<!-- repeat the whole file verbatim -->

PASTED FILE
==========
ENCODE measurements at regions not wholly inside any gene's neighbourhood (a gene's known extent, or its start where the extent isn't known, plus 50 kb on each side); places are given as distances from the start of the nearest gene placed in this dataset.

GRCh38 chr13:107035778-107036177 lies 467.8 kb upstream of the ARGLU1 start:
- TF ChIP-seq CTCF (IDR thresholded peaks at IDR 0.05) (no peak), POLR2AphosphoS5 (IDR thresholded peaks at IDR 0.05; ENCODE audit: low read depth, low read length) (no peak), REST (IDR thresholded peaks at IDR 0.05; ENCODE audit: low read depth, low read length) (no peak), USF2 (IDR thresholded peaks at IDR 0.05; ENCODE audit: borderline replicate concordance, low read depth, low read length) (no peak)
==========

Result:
ENCODE measurements at regions not wholly inside any gene's neighbourhood (a gene's known extent, or its start where the extent isn't known, plus 50 kb on each side); places are given as distances from the start of the nearest gene placed in this dataset.

GRCh38 chr13:107035778-107036177 lies 467.8 kb upstream of the ARGLU1 start:
- TF ChIP-seq CTCF (IDR thresholded peaks at IDR 0.05) (no peak), POLR2AphosphoS5 (IDR thresholded peaks at IDR 0.05; ENCODE audit: low read depth, low read length) (no peak), REST (IDR thresholded peaks at IDR 0.05; ENCODE audit: low read depth, low read length) (no peak), USF2 (IDR thresholded peaks at IDR 0.05; ENCODE audit: borderline replicate concordance, low read depth, low read length) (no peak)